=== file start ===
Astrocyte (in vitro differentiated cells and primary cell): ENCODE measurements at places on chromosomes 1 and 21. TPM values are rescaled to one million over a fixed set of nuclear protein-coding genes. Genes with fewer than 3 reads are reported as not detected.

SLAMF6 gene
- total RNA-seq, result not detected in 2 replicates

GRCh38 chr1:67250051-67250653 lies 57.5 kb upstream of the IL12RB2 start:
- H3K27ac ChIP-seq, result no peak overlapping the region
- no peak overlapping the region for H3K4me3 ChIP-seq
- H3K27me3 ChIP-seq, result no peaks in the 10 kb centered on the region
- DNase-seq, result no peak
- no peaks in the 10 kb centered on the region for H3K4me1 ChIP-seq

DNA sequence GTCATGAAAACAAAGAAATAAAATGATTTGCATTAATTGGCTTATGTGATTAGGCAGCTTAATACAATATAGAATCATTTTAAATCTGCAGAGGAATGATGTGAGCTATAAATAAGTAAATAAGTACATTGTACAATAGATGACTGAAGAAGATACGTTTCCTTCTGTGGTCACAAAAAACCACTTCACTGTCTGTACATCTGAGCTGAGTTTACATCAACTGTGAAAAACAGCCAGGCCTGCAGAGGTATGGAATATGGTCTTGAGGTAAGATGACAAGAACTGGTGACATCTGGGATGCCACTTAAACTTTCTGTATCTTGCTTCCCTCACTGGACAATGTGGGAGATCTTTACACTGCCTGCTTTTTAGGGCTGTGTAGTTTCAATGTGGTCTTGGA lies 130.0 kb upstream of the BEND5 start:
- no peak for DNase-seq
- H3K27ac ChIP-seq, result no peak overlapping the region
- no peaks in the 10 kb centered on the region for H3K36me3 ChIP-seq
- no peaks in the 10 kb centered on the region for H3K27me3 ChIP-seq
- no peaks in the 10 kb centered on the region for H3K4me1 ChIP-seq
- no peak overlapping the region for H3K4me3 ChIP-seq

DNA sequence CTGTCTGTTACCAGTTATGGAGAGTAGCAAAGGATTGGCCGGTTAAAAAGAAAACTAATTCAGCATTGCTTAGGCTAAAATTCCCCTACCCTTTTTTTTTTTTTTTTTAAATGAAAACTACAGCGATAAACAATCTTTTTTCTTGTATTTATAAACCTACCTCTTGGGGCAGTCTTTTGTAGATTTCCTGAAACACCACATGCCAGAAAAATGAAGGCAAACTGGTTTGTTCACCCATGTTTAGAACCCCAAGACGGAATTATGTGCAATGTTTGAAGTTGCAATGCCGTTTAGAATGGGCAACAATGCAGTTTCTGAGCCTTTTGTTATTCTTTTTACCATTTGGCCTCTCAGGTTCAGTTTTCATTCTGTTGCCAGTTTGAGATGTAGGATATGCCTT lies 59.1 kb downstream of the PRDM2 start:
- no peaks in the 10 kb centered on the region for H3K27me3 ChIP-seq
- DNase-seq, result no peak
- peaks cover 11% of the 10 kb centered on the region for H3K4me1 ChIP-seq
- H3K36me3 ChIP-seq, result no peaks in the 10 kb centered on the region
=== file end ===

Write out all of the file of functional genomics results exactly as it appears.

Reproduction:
Astrocyte (in vitro differentiated cells and primary cell): ENCODE measurements at places on chromosomes 1 and 21. TPM values are rescaled to one million over a fixed set of nuclear protein-coding genes. Genes with fewer than 3 reads are reported as not detected.

SLAMF6 gene
- total RNA-seq, result not detected in 2 replicates

GRCh38 chr1:67250051-67250653 lies 57.5 kb upstream of the IL12RB2 start:
- H3K27ac ChIP-seq, result no peak overlapping the region
- no peak overlapping the region for H3K4me3 ChIP-seq
- H3K27me3 ChIP-seq, result no peaks in the 10 kb centered on the region
- DNase-seq, result no peak
- no peaks in the 10 kb centered on the region for H3K4me1 ChIP-seq

DNA sequence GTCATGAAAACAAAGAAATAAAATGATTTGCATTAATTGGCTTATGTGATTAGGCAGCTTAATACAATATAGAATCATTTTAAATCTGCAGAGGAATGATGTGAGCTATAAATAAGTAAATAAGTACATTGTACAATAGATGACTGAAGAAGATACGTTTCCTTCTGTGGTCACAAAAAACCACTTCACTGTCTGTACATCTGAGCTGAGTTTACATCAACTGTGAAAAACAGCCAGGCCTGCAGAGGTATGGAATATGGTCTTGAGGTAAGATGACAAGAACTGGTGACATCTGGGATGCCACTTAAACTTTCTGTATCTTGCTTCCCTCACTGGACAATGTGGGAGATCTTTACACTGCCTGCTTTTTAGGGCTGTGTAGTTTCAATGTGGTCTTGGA lies 130.0 kb upstream of the BEND5 start:
- no peak for DNase-seq
- H3K27ac ChIP-seq, result no peak overlapping the region
- no peaks in the 10 kb centered on the region for H3K36me3 ChIP-seq
- no peaks in the 10 kb centered on the region for H3K27me3 ChIP-seq
- no peaks in the 10 kb centered on the region for H3K4me1 ChIP-seq
- no peak overlapping the region for H3K4me3 ChIP-seq

DNA sequence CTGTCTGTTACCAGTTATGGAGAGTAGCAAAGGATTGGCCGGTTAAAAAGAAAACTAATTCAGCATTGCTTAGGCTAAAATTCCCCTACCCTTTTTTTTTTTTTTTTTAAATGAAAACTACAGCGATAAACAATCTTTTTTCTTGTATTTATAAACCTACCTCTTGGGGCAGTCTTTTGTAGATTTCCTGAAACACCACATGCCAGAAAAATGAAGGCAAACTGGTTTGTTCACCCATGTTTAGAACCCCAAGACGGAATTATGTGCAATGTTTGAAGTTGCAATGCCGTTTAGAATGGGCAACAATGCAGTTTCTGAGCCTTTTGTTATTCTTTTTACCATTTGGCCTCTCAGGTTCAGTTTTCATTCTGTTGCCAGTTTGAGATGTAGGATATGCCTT lies 59.1 kb downstream of the PRDM2 start:
- no peaks in the 10 kb centered on the region for H3K27me3 ChIP-seq
- DNase-seq, result no peak
- peaks cover 11% of the 10 kb centered on the region for H3K4me1 ChIP-seq
- H3K36me3 ChIP-seq, result no peaks in the 10 kb centered on the region